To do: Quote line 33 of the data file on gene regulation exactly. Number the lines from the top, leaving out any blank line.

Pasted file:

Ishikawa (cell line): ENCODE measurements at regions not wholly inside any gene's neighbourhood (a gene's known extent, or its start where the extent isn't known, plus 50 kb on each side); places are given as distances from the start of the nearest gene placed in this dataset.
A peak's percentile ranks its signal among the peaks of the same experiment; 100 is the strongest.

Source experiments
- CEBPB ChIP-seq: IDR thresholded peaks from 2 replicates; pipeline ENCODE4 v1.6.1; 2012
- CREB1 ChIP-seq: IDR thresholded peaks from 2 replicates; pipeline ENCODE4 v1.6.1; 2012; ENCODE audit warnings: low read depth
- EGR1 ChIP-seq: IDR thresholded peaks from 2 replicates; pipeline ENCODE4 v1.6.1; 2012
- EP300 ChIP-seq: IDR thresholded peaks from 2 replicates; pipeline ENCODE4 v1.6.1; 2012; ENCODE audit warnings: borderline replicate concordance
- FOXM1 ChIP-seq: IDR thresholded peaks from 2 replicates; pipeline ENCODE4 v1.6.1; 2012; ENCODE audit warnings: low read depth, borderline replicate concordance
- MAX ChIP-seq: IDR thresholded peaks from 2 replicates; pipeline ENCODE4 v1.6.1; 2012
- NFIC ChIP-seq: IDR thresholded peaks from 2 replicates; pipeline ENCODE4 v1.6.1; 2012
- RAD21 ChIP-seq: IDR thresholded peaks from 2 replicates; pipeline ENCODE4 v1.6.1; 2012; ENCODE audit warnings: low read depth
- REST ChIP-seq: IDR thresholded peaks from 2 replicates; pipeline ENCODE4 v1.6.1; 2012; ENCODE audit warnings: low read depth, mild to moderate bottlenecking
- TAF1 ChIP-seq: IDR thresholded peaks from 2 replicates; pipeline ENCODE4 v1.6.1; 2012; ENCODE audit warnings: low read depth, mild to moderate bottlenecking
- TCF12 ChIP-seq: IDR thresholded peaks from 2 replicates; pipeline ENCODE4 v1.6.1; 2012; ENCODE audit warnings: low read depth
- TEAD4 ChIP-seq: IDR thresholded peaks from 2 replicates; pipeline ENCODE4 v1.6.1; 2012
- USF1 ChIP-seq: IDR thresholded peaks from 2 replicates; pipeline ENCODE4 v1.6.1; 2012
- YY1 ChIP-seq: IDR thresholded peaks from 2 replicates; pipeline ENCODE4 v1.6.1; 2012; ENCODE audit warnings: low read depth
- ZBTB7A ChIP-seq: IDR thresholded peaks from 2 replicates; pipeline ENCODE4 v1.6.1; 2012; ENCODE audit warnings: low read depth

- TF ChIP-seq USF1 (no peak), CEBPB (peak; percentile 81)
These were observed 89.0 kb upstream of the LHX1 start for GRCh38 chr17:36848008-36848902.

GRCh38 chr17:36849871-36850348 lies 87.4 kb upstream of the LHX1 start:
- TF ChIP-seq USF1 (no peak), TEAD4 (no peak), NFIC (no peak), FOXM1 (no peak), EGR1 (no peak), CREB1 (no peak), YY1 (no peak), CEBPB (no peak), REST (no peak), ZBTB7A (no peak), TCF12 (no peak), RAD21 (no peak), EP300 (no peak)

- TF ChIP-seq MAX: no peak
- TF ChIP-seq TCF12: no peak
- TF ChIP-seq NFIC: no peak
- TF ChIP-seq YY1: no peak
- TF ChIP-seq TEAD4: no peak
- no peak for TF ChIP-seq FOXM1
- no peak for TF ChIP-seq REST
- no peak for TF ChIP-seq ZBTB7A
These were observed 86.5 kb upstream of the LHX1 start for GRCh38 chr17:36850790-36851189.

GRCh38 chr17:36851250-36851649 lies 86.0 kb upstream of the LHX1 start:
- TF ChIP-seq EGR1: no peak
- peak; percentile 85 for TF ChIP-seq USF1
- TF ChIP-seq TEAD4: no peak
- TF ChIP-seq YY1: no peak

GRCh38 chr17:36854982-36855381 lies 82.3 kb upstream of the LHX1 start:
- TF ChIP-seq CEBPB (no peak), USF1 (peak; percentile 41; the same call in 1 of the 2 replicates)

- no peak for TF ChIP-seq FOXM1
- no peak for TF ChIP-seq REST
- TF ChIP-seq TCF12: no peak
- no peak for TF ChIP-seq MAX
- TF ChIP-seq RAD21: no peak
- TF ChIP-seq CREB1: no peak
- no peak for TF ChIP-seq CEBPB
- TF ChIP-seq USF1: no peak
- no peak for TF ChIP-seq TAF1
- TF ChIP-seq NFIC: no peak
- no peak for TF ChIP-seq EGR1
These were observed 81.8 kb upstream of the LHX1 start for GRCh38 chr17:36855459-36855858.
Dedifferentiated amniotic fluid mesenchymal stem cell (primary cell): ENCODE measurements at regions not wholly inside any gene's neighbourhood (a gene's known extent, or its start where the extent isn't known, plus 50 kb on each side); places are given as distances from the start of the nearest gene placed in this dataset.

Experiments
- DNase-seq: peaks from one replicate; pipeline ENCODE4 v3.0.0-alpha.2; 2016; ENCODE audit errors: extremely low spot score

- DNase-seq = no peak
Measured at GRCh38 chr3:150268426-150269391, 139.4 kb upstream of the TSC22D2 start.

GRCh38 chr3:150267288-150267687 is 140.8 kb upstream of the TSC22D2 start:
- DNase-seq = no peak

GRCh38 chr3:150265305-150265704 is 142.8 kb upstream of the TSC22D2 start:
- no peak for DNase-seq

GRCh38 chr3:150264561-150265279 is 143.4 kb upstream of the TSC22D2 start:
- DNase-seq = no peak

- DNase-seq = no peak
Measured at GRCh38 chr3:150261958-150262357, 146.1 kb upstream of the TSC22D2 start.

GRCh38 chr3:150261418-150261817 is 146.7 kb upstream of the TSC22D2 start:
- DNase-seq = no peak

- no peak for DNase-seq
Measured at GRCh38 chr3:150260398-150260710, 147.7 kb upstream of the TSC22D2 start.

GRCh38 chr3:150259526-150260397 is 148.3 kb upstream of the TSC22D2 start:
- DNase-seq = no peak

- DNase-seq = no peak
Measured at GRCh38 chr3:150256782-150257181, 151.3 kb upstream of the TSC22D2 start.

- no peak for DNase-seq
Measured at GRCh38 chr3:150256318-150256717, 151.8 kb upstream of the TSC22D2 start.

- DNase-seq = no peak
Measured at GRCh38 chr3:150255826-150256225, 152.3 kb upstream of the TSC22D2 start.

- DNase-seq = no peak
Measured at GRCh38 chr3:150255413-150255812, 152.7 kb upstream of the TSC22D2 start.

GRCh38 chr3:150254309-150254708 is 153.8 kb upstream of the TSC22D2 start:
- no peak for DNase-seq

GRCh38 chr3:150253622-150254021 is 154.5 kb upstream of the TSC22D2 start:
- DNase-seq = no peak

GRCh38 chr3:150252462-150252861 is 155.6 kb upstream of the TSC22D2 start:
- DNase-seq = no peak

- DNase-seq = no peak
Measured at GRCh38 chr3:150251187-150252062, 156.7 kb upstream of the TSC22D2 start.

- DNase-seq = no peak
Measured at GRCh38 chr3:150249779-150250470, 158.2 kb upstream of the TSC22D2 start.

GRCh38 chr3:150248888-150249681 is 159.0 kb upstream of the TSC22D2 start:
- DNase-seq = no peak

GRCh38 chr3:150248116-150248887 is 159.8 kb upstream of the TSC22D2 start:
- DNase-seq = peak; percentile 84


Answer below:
- TF ChIP-seq EGR1: no peak